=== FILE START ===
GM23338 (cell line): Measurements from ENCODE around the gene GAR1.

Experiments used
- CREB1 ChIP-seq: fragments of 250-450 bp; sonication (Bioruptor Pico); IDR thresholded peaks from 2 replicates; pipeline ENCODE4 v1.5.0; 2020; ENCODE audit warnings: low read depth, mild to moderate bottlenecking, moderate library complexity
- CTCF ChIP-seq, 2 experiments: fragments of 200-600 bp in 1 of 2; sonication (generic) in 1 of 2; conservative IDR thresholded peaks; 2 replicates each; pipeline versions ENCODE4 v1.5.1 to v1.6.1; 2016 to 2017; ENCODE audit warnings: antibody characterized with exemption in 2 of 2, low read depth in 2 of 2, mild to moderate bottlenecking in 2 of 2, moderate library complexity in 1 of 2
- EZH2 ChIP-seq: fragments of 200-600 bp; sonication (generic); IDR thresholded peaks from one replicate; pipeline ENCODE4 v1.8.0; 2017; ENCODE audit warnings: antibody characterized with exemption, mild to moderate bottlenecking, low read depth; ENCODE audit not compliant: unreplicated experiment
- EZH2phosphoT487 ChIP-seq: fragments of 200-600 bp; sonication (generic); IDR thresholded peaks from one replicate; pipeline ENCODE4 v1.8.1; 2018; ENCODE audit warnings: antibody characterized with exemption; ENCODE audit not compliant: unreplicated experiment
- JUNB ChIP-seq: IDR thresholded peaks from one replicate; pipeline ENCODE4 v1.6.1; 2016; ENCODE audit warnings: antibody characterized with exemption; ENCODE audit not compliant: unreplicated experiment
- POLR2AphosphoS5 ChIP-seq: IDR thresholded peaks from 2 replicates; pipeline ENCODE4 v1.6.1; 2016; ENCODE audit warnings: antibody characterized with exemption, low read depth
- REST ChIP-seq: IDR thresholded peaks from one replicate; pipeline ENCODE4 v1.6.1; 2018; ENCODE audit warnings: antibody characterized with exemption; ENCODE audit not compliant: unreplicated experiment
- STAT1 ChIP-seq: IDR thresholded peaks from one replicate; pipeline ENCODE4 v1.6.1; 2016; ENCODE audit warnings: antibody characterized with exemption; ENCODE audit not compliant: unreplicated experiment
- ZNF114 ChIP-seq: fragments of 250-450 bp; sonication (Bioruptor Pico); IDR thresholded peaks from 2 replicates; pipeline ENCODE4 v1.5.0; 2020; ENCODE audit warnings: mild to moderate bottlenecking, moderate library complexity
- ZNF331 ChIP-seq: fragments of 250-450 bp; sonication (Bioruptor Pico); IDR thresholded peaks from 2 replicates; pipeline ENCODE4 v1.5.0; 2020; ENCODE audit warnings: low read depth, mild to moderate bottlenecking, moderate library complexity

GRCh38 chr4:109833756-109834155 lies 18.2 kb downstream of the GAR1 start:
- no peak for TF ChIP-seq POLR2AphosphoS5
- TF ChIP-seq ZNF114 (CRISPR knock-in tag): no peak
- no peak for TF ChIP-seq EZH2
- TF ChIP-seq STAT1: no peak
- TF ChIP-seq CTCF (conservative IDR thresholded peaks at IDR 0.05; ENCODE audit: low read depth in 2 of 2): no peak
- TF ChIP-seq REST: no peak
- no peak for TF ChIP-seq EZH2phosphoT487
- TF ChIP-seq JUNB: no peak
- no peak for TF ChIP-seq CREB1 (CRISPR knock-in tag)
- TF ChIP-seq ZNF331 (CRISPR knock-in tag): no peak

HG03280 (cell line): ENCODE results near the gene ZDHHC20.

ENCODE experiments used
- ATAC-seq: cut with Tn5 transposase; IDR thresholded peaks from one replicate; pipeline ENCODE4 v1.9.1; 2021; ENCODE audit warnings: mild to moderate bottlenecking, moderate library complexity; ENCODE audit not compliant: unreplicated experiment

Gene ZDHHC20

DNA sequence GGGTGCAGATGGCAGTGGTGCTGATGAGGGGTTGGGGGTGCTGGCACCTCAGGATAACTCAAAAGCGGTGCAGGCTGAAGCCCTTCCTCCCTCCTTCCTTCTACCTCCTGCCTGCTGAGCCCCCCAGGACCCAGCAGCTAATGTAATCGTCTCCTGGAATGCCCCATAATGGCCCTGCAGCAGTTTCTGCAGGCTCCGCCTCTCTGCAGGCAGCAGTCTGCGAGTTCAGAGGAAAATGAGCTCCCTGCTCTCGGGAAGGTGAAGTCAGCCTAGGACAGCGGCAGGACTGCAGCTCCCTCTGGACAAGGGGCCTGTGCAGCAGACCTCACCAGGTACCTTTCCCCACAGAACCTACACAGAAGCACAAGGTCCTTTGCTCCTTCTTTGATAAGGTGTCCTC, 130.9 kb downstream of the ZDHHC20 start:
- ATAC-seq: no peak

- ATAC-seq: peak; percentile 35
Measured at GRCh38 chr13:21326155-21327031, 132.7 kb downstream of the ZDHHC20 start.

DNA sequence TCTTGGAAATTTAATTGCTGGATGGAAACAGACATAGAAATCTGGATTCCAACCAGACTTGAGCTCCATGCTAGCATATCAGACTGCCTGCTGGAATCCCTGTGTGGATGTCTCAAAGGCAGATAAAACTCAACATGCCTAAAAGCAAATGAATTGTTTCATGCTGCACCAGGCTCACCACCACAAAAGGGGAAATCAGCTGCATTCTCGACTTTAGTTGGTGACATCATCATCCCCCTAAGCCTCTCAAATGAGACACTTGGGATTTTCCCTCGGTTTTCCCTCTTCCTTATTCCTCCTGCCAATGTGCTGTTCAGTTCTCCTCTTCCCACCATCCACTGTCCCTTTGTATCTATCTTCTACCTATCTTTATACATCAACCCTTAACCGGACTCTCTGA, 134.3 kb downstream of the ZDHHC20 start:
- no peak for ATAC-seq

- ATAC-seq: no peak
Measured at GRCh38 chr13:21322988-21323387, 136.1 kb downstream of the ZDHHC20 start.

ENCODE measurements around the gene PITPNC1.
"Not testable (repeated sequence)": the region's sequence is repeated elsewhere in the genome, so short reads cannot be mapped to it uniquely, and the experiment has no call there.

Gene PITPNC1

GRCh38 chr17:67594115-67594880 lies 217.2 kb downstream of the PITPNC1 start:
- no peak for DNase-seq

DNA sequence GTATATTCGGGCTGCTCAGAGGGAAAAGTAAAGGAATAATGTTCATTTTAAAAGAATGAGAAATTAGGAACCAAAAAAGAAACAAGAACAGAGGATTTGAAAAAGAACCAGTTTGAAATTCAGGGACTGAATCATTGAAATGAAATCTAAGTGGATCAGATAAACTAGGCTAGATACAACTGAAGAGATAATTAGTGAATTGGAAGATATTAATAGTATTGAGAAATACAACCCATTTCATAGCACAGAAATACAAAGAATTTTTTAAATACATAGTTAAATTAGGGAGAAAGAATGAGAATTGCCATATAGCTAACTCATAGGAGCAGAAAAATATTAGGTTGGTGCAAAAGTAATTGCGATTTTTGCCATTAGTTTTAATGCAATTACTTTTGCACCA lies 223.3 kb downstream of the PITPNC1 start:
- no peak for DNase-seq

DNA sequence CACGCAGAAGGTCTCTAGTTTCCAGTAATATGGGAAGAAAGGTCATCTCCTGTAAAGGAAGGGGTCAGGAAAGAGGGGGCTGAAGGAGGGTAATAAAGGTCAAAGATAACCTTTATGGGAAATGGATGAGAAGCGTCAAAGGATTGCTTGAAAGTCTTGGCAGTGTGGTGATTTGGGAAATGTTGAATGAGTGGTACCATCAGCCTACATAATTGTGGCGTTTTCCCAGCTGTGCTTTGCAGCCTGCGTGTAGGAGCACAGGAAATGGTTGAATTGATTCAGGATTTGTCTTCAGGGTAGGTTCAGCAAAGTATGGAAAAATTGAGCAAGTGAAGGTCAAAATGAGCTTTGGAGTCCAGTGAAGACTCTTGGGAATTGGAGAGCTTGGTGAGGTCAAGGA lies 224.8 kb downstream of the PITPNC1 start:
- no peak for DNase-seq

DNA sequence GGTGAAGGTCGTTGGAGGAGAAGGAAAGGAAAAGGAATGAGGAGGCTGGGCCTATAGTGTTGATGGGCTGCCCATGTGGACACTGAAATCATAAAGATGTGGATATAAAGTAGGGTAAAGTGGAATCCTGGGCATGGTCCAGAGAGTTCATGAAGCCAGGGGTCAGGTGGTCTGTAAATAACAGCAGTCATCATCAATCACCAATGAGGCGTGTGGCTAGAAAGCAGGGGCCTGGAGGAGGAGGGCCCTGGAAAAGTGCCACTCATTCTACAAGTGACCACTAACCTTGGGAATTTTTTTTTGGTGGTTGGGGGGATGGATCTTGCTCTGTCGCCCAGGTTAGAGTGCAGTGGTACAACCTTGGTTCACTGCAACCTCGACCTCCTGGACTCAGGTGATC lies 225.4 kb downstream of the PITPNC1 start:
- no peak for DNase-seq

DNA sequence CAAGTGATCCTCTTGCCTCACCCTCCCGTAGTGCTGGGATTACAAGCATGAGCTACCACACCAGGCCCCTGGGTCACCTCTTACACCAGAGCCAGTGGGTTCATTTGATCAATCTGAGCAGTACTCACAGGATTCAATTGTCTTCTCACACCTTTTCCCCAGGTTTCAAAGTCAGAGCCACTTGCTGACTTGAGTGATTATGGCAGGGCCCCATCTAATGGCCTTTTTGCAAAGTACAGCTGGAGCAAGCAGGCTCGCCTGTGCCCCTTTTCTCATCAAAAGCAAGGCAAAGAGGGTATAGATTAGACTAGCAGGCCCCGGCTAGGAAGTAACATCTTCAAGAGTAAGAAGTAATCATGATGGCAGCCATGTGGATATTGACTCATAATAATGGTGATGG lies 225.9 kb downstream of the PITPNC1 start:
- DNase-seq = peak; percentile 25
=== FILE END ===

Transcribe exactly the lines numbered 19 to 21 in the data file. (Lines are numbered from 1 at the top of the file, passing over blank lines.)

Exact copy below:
- TF ChIP-seq REST: no peak
- no peak for TF ChIP-seq EZH2phosphoT487
- TF ChIP-seq JUNB: no peak